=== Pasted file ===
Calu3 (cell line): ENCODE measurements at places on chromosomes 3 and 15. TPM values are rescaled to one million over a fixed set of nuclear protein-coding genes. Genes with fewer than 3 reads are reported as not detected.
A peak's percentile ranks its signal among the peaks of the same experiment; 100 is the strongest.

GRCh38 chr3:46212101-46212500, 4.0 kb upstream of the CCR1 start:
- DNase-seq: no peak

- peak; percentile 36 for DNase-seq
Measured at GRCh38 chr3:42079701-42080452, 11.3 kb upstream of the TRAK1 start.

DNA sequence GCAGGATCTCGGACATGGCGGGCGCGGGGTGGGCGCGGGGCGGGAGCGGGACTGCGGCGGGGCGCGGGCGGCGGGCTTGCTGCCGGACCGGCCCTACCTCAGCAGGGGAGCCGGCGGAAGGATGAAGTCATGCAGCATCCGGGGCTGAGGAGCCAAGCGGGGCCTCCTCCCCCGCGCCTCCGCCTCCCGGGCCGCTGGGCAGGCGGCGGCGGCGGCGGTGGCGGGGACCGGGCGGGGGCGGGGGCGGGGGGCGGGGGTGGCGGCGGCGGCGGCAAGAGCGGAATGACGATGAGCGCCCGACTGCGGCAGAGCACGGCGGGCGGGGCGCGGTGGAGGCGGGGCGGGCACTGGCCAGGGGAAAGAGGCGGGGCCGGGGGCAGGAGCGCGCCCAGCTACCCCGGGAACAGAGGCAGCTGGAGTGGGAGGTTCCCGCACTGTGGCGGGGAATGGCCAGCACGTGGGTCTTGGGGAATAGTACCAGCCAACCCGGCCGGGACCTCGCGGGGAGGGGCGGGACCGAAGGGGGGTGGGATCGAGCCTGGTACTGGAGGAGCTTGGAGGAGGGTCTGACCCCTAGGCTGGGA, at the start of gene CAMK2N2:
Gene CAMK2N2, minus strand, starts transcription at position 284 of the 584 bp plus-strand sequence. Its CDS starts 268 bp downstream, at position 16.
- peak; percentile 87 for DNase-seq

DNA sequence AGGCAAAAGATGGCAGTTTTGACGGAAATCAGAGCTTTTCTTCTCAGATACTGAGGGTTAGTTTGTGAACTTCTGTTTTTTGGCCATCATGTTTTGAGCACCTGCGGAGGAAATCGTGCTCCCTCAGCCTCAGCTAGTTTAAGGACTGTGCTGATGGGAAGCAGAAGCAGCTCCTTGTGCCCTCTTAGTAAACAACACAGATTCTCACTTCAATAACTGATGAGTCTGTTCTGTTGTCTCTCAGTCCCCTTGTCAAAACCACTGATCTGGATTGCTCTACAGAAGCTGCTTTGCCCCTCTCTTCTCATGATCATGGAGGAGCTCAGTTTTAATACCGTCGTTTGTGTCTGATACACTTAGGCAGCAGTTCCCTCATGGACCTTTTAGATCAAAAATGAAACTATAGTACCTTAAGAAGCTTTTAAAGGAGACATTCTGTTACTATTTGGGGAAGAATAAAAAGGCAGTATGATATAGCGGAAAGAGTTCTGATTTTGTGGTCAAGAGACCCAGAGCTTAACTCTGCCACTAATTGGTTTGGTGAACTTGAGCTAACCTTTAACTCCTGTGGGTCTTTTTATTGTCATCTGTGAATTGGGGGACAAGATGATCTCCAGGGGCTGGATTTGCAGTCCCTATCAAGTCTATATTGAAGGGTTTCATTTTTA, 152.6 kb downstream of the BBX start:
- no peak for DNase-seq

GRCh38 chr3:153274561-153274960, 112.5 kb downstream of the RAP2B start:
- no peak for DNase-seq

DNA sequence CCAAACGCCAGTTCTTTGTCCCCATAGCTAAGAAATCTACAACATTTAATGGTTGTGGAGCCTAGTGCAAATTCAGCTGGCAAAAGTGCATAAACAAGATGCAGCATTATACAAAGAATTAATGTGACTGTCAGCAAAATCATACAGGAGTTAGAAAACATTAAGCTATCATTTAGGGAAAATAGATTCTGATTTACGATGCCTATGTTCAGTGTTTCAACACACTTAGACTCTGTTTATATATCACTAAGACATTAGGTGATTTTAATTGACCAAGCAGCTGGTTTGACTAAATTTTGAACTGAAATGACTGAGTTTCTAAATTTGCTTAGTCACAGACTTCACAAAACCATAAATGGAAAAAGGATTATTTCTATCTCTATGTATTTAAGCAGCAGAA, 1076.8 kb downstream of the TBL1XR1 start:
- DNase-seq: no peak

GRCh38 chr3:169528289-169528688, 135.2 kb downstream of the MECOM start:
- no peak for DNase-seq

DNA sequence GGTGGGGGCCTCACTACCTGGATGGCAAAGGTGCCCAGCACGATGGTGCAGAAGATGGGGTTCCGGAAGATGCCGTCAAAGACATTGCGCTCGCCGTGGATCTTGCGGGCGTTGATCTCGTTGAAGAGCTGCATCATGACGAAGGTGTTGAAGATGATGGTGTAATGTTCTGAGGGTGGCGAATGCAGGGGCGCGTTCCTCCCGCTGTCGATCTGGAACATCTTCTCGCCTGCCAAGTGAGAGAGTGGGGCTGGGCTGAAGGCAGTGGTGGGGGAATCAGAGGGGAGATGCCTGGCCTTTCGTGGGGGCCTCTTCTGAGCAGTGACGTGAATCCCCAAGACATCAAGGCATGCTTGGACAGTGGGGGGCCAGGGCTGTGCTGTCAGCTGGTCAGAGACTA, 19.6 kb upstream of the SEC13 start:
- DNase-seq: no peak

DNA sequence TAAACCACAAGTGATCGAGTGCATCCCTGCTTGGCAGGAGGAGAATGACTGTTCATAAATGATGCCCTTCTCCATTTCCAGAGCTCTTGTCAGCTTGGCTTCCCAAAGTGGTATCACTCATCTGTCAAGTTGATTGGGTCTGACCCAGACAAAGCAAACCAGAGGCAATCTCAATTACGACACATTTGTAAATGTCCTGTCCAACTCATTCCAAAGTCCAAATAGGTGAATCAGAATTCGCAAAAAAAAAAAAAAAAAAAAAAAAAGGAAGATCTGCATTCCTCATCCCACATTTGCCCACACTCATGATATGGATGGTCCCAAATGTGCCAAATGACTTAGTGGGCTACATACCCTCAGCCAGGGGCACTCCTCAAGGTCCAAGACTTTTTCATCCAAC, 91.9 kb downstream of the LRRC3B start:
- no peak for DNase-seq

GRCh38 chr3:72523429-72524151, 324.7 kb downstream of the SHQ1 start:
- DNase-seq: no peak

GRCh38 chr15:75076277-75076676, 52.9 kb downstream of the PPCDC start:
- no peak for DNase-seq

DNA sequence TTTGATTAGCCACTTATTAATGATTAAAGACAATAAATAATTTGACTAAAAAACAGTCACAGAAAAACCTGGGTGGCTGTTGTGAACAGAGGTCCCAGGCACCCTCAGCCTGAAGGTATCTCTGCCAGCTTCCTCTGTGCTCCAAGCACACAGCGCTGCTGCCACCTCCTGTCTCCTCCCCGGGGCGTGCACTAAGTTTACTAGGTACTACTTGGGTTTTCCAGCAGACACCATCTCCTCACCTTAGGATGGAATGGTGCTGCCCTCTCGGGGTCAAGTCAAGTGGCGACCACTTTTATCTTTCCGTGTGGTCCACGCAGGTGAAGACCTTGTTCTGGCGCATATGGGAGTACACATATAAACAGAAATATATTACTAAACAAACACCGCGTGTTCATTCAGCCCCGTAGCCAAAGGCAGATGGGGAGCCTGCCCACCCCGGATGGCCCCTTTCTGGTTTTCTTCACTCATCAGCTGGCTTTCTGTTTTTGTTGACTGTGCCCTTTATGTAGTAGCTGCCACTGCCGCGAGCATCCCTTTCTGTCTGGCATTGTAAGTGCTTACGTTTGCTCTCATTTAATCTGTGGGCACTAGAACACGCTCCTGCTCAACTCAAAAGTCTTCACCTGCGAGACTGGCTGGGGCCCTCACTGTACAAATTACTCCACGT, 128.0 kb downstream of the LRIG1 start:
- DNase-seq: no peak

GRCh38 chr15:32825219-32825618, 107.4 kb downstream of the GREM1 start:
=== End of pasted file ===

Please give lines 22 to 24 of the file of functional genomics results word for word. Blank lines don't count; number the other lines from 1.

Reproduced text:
GRCh38 chr3:72523429-72524151, 324.7 kb downstream of the SHQ1 start:
- DNase-seq: no peak

GRCh38 chr15:75076277-75076676, 52.9 kb downstream of the PPCDC start: